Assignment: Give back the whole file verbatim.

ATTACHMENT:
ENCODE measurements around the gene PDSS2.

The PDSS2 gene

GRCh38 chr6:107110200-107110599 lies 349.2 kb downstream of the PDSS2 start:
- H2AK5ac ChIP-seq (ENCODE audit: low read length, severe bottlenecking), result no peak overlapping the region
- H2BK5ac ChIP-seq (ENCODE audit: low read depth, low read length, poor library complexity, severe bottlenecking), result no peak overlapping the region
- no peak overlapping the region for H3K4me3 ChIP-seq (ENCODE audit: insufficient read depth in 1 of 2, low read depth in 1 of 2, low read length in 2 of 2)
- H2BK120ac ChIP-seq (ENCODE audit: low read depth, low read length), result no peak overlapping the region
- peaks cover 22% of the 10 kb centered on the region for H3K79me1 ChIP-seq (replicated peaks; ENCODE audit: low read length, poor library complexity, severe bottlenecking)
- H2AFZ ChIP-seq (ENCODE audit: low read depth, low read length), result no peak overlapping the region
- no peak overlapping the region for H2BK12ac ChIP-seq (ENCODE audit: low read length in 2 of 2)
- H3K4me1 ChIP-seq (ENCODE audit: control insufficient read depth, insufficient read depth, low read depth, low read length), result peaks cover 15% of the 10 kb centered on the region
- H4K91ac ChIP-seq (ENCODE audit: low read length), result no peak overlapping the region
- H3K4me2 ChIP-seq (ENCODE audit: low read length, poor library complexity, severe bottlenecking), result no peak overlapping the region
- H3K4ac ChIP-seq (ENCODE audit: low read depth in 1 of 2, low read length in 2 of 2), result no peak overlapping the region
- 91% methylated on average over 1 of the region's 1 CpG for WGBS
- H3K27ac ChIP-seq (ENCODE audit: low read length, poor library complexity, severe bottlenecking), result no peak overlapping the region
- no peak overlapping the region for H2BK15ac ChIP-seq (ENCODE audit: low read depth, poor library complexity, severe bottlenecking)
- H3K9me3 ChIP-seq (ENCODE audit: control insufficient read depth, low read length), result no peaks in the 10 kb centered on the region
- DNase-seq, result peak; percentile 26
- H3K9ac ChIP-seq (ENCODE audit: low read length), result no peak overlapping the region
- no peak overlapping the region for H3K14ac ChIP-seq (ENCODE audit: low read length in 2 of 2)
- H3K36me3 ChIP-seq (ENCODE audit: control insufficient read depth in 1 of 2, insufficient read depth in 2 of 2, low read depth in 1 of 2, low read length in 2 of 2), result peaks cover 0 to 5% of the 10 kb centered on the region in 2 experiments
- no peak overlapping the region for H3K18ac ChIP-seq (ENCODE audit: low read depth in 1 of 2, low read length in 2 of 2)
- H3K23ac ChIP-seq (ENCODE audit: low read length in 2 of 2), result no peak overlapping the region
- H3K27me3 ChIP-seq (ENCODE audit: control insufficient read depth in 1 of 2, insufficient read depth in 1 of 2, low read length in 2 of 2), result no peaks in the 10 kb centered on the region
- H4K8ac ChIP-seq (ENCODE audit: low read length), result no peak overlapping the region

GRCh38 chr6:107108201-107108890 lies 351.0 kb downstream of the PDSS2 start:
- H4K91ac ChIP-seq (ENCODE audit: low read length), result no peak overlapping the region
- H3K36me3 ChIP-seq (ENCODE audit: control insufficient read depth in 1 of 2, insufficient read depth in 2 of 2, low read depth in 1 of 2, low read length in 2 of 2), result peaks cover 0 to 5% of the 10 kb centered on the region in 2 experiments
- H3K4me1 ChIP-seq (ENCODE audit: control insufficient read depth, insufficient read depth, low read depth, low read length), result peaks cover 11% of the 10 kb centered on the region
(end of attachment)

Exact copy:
ENCODE measurements around the gene PDSS2.

The PDSS2 gene

GRCh38 chr6:107110200-107110599 lies 349.2 kb downstream of the PDSS2 start:
- H2AK5ac ChIP-seq (ENCODE audit: low read length, severe bottlenecking), result no peak overlapping the region
- H2BK5ac ChIP-seq (ENCODE audit: low read depth, low read length, poor library complexity, severe bottlenecking), result no peak overlapping the region
- no peak overlapping the region for H3K4me3 ChIP-seq (ENCODE audit: insufficient read depth in 1 of 2, low read depth in 1 of 2, low read length in 2 of 2)
- H2BK120ac ChIP-seq (ENCODE audit: low read depth, low read length), result no peak overlapping the region
- peaks cover 22% of the 10 kb centered on the region for H3K79me1 ChIP-seq (replicated peaks; ENCODE audit: low read length, poor library complexity, severe bottlenecking)
- H2AFZ ChIP-seq (ENCODE audit: low read depth, low read length), result no peak overlapping the region
- no peak overlapping the region for H2BK12ac ChIP-seq (ENCODE audit: low read length in 2 of 2)
- H3K4me1 ChIP-seq (ENCODE audit: control insufficient read depth, insufficient read depth, low read depth, low read length), result peaks cover 15% of the 10 kb centered on the region
- H4K91ac ChIP-seq (ENCODE audit: low read length), result no peak overlapping the region
- H3K4me2 ChIP-seq (ENCODE audit: low read length, poor library complexity, severe bottlenecking), result no peak overlapping the region
- H3K4ac ChIP-seq (ENCODE audit: low read depth in 1 of 2, low read length in 2 of 2), result no peak overlapping the region
- 91% methylated on average over 1 of the region's 1 CpG for WGBS
- H3K27ac ChIP-seq (ENCODE audit: low read length, poor library complexity, severe bottlenecking), result no peak overlapping the region
- no peak overlapping the region for H2BK15ac ChIP-seq (ENCODE audit: low read depth, poor library complexity, severe bottlenecking)
- H3K9me3 ChIP-seq (ENCODE audit: control insufficient read depth, low read length), result no peaks in the 10 kb centered on the region
- DNase-seq, result peak; percentile 26
- H3K9ac ChIP-seq (ENCODE audit: low read length), result no peak overlapping the region
- no peak overlapping the region for H3K14ac ChIP-seq (ENCODE audit: low read length in 2 of 2)
- H3K36me3 ChIP-seq (ENCODE audit: control insufficient read depth in 1 of 2, insufficient read depth in 2 of 2, low read depth in 1 of 2, low read length in 2 of 2), result peaks cover 0 to 5% of the 10 kb centered on the region in 2 experiments
- no peak overlapping the region for H3K18ac ChIP-seq (ENCODE audit: low read depth in 1 of 2, low read length in 2 of 2)
- H3K23ac ChIP-seq (ENCODE audit: low read length in 2 of 2), result no peak overlapping the region
- H3K27me3 ChIP-seq (ENCODE audit: control insufficient read depth in 1 of 2, insufficient read depth in 1 of 2, low read length in 2 of 2), result no peaks in the 10 kb centered on the region
- H4K8ac ChIP-seq (ENCODE audit: low read length), result no peak overlapping the region

GRCh38 chr6:107108201-107108890 lies 351.0 kb downstream of the PDSS2 start:
- H4K91ac ChIP-seq (ENCODE audit: low read length), result no peak overlapping the region
- H3K36me3 ChIP-seq (ENCODE audit: control insufficient read depth in 1 of 2, insufficient read depth in 2 of 2, low read depth in 1 of 2, low read length in 2 of 2), result peaks cover 0 to 5% of the 10 kb centered on the region in 2 experiments
- H3K4me1 ChIP-seq (ENCODE audit: control insufficient read depth, insufficient read depth, low read depth, low read length), result peaks cover 11% of the 10 kb centered on the region